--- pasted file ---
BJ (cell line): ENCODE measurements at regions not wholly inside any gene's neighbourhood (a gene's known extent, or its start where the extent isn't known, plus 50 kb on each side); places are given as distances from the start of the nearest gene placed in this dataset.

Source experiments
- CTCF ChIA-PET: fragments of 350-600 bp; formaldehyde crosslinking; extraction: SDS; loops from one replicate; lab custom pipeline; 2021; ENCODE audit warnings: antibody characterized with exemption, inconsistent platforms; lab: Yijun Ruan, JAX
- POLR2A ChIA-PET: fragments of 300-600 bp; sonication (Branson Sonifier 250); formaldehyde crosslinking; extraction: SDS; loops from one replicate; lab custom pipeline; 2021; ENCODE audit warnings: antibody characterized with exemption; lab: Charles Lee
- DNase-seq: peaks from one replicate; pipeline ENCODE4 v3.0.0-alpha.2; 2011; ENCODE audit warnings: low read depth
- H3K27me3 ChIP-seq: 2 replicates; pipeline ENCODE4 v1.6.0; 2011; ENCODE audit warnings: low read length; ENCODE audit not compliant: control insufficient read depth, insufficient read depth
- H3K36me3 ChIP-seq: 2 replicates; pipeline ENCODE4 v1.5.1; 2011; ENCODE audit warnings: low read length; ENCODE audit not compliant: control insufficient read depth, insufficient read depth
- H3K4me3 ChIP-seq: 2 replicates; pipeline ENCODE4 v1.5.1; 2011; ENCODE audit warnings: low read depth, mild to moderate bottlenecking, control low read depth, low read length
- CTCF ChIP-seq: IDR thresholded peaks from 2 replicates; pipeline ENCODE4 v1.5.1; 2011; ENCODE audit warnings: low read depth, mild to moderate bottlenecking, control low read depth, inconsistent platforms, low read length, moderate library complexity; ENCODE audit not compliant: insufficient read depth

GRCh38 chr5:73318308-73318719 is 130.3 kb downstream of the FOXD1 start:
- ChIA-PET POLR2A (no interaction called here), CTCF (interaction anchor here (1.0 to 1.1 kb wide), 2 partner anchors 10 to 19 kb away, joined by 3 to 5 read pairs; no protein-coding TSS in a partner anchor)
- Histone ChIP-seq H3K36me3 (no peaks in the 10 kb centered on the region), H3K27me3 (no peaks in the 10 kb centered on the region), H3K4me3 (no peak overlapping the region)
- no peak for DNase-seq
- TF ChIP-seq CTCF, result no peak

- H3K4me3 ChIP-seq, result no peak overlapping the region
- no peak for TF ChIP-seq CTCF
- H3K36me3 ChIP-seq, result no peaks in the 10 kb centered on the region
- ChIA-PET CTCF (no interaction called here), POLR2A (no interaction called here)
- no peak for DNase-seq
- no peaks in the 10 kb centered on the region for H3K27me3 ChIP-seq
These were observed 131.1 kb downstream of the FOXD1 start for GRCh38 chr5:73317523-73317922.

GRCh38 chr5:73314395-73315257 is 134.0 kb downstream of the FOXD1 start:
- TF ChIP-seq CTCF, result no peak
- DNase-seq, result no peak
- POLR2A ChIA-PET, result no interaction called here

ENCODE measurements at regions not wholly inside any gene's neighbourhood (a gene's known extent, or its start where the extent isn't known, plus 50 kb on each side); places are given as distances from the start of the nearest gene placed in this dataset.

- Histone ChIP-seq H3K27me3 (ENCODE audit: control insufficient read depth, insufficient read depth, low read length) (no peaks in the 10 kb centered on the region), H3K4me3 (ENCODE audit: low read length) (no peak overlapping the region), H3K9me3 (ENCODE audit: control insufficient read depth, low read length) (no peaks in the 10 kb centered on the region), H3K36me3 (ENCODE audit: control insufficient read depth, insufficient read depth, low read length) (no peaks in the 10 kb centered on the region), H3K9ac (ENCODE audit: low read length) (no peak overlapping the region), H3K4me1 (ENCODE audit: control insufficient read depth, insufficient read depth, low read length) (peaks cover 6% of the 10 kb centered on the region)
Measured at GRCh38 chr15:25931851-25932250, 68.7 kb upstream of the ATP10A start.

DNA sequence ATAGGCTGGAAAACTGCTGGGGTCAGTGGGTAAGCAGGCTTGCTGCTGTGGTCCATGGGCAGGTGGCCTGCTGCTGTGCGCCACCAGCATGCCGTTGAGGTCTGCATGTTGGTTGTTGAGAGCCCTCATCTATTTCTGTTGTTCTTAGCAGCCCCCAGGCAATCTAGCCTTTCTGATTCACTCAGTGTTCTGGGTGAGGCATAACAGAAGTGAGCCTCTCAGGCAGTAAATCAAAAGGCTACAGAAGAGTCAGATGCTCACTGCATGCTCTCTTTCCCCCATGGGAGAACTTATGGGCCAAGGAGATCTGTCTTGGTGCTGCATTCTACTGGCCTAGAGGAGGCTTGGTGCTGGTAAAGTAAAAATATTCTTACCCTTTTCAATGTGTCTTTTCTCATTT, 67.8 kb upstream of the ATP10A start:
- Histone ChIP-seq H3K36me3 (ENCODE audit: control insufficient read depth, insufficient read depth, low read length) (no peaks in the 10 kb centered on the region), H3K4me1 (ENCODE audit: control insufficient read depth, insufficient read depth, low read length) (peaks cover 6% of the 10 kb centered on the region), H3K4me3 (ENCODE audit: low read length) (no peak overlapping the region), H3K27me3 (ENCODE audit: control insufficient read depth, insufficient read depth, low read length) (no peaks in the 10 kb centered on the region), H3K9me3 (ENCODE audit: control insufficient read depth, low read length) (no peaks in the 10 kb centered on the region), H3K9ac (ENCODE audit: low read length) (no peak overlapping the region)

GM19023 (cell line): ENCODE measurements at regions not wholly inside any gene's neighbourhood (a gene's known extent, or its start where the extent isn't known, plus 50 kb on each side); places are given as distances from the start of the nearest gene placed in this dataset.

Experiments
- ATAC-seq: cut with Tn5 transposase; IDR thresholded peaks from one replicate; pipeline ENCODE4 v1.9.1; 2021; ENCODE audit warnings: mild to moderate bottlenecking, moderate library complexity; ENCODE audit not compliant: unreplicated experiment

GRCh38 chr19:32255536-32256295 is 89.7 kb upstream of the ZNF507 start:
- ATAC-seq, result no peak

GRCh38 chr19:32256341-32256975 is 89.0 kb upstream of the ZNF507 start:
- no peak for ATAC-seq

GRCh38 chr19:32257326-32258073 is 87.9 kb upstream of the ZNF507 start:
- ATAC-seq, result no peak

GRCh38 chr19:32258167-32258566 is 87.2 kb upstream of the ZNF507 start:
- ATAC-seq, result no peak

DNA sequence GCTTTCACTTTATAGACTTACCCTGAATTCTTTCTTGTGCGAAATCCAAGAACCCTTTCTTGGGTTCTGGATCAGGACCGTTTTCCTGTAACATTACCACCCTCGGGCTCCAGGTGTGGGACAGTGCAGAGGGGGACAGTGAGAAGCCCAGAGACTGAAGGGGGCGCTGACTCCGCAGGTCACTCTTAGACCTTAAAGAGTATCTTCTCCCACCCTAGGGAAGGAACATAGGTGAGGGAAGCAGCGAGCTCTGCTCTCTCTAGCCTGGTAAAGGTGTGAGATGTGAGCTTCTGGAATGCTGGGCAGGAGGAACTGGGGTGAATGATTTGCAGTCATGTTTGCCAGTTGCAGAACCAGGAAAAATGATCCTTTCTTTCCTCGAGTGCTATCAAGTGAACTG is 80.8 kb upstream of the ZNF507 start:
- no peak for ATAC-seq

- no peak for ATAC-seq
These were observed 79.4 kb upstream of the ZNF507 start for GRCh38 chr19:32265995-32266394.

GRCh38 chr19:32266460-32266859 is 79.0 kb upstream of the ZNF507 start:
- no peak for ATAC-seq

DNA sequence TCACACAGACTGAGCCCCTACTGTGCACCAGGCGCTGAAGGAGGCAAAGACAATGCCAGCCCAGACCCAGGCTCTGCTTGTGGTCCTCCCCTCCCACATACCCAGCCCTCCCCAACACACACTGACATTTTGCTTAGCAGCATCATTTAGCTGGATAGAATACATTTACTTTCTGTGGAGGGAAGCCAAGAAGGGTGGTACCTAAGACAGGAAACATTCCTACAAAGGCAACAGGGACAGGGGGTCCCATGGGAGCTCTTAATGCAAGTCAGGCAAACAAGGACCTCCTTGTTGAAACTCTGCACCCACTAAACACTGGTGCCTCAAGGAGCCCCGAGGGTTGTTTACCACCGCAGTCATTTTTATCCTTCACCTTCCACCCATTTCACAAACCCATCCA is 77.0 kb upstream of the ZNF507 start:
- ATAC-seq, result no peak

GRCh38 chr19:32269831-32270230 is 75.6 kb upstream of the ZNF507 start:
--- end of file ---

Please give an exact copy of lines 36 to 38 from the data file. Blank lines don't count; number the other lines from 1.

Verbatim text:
GRCh38 chr19:32256341-32256975 is 89.0 kb upstream of the ZNF507 start:
- no peak for ATAC-seq

GRCh38 chr19:32257326-32258073 is 87.9 kb upstream of the ZNF507 start: